But have fun burning yourself cooking on that old Wedgewood stove, and stumbling in/out of your clawfoot tub. But keep it down! The neighbors can’t sleep because they heard you farting through the floor!

  28. “I don’t care if it’s on the 75th floor or located in the Garden of Eden; a 1 BR should be no more than 300K.”
    Yes, in Vallejo. in Manteca. in Dubuque. in Little Rock…. Perhaps even in Bayview/Hunters Point. You should probably live somewhere like that. Bye Bye

  29. Back to the subject of the article, the 07 one bedroom stack at $649k (have we finished ranting about SOMA yet?)…
    My boyfirend was in contract to buy an 07 one bedroom on a similar floor on Day One of sales at ORH. It was substantially more than this price two and a half years ago Thank God he bailed!
    When prices go below opening night 2006 you know there’s trouble.
    Question for all you experts: How do you get a mortgage when over 50% of the building is now rental? I thought the lenders checked that sort of thing. Isn’t the HOA required to disclose?

  30. Agree with Dude…particularly w.r.t the restaurants. Back to the unit in question…Skip the view and simply buy a lower floor 2BD unit @ SF BLU and pocket 50-60K in change. That building and location is sweet!

  31. grr, just take a look at one one can buy in Vallejo for $300,000. You will be stunned. I’m not saying SF is equal to Vallejo at all. Just pointing out that $300,000 is a lot of money for a house nearly everywhere. There is an SF “premium” over neighboring areas, but SF prices are quickly falling to put that premium back in line with recent historical norms. I suspect you will see pretty decent SOMA 1BR condos for $300k in the not-too-distant future.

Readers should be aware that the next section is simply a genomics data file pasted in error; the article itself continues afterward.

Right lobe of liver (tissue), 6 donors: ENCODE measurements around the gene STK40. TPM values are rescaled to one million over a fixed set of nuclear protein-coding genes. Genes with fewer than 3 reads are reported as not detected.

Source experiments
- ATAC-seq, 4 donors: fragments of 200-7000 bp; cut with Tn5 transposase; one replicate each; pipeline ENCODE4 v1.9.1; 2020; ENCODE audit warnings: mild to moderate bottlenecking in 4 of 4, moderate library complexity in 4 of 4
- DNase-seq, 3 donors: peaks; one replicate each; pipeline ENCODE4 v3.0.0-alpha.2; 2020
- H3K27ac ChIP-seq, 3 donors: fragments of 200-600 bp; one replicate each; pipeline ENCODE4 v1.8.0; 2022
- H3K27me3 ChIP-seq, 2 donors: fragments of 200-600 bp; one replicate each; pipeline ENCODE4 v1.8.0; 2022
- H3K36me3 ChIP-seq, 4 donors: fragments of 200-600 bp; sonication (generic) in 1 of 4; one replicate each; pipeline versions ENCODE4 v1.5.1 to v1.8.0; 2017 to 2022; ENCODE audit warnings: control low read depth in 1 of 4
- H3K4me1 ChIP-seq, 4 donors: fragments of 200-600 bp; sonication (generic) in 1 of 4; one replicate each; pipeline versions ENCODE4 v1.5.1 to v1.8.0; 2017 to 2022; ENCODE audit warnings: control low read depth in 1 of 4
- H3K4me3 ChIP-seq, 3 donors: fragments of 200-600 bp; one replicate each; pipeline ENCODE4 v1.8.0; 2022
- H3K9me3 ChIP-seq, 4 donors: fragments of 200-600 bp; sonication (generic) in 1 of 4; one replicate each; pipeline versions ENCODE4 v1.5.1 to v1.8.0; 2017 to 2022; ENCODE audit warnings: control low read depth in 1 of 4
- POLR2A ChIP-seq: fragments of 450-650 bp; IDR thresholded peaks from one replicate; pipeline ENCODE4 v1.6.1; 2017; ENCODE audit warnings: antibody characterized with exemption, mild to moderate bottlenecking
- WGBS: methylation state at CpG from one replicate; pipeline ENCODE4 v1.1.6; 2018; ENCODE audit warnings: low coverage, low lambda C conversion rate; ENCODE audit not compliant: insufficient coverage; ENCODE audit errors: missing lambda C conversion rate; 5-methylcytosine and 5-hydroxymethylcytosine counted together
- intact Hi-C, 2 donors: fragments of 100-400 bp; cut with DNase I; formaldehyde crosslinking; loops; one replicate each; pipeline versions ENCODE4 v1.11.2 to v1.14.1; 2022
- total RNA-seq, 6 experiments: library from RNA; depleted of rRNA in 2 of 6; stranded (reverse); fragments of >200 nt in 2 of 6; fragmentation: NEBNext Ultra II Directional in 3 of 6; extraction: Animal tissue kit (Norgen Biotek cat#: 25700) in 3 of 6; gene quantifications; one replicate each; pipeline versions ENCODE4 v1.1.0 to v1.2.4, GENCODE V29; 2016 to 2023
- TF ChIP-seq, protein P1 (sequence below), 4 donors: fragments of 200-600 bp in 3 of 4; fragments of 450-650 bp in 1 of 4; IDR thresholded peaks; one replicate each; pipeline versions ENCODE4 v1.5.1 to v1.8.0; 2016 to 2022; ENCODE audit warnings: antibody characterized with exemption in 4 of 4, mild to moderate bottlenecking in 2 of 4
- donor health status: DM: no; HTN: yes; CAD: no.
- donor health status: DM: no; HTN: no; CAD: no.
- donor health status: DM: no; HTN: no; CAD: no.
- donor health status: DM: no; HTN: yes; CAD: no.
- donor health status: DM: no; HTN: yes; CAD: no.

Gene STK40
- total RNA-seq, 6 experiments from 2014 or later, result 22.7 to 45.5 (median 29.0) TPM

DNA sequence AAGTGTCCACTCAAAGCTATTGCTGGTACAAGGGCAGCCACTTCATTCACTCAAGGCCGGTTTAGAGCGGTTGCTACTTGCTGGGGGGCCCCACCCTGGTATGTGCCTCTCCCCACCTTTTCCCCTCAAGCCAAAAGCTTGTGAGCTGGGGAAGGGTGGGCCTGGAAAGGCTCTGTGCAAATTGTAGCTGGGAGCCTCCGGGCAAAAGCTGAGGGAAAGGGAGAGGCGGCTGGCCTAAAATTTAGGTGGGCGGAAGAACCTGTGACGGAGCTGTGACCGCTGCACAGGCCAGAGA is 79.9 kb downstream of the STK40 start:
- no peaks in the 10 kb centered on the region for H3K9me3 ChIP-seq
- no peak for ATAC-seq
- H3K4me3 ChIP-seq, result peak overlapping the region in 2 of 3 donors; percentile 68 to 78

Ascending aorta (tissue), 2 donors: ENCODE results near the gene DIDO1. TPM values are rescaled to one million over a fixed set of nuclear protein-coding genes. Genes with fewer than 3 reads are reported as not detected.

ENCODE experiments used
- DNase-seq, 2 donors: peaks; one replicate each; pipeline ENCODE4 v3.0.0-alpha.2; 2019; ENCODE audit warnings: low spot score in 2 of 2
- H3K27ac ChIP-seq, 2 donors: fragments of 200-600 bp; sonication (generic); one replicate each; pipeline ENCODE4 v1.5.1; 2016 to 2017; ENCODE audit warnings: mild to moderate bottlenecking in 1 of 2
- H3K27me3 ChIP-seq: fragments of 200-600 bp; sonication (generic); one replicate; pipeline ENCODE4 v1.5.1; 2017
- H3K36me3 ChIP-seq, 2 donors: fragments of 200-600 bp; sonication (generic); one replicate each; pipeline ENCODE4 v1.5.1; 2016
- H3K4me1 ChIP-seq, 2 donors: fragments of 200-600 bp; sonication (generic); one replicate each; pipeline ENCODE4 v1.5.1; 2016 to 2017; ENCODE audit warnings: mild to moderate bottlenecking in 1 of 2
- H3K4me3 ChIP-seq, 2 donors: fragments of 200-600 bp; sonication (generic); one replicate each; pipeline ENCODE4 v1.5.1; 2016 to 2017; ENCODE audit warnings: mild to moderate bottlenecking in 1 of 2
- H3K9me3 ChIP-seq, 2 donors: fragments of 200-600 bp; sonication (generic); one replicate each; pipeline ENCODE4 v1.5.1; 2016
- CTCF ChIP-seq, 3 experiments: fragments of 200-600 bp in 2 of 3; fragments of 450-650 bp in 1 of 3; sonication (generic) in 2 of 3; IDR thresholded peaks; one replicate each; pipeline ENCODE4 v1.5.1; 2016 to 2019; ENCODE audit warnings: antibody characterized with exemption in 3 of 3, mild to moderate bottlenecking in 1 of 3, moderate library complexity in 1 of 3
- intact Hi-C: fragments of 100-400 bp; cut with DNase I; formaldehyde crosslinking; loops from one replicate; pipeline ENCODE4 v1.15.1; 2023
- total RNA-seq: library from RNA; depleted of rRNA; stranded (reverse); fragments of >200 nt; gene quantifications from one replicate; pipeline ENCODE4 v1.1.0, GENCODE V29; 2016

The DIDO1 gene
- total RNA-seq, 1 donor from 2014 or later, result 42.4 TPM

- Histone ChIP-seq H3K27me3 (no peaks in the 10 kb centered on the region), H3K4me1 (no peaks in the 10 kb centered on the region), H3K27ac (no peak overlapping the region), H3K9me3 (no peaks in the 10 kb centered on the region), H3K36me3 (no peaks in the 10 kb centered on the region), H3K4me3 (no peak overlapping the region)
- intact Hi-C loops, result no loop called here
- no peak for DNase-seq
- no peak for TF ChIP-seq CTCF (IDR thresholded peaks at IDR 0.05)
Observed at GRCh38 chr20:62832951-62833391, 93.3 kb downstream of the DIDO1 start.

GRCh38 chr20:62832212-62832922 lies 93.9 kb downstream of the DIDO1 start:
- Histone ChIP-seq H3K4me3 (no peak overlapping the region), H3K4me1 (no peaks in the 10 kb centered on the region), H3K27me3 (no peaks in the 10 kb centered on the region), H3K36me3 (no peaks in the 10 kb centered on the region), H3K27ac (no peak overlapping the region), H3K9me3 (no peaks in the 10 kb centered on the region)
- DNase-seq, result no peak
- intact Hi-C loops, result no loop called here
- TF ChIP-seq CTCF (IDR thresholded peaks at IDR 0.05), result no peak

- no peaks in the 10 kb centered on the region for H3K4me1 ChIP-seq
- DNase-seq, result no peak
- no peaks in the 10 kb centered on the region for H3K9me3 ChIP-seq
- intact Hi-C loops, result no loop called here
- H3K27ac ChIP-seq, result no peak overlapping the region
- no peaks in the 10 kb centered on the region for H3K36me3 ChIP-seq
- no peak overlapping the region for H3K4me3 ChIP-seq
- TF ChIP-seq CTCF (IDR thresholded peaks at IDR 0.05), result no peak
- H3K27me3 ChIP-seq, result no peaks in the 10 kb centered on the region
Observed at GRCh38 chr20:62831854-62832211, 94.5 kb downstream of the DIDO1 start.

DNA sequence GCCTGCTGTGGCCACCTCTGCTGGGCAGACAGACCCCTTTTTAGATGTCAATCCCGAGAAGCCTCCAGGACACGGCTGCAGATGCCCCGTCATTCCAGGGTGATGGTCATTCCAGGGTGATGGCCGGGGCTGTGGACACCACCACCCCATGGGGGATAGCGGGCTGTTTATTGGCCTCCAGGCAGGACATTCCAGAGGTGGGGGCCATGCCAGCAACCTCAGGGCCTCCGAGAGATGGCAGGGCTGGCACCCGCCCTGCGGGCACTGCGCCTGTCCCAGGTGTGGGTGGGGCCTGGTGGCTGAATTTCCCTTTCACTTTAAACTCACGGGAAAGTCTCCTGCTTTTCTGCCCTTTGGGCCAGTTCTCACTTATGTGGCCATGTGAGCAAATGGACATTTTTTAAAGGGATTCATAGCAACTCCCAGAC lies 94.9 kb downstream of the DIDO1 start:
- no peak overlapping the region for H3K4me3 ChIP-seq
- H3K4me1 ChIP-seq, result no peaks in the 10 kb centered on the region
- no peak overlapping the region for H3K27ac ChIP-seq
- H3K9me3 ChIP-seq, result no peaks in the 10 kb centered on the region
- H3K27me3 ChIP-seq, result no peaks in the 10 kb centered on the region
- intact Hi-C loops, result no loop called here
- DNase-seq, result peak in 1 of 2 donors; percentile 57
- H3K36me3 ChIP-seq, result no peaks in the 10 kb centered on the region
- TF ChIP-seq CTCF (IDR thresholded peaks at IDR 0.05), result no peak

32. “Question for all you experts: How do you get a mortgage when over 50% of the building is now rental? I thought the lenders checked that sort of thing. Isn’t the HOA required to disclose?”
    I second that question. It’s been awhile since I bought/sold my condo in the late 90’s, but IIRC, the lender I worked with made a very specific stipulation about the property being at least 80% owner occupied. Did that sort of thing go by the wayside during the ” Roaring 2000’s”?

  33. While comments on this post did take a detour, MBPioneer managed to get things back on track. We’re going to honor that effort by not letting this devolve into yet another One Rincon versus Infinity debate. Now back to One Rincon Hill

  34. I have lived in SOMA for the past 6 years. I don’t understand all this intra-hood fighting. You gotta love the fact that there are lots of different types of neighborhoods in the city – each of them all with their own things to offer. This is a good thing – diversity amoung the neighborhoods. I like the fact I can hop on muni /hike around the city/take a short drive and visit the beach/land’s end in the richmond, great restaurants and parks in Noe, cool bars in the mission, golden gate park in the sunset – it goes on and on. We live in a great city. There is no one “it” neighborhood – and people in SOMA aren’t snobby about it. I have never heard anybody that lives here say they wouldn’t consider living anywhere else – or that their neighborhood is 2nd to none.

  35. I’ve lived in SOMA/Southbeach for about 6 yrs; been looking at other neighborhoods the entire time but have not found what this hood has to offer. Now that I’m partnered we’d like more space but we love so many things about the location its hard to compromise. Different people have different needs and we should celebrate that.

  36. The Chronicle yesterday printed that #2307 closed for $560K.
    It seems possible to “reverse engineer” the prices paid for ORH units through the tax collector website, by pulling the “Supplemental Tax” bill here: http://www.sfgov.org/site/treasurer_index.asp?id=98446
    It looks like the original purchaser paid $715K (I’m guessing that’s a preconstruction price). That sure was a quick way to blow up about $190K (after typical transaction costs)!

  37. Is everybody in San Francisco rich? Paying over 600 K for 800 Sq feet is just dumb. Then $700+ HOA fee’s are you kidding me?
    People love throwing money in the trash.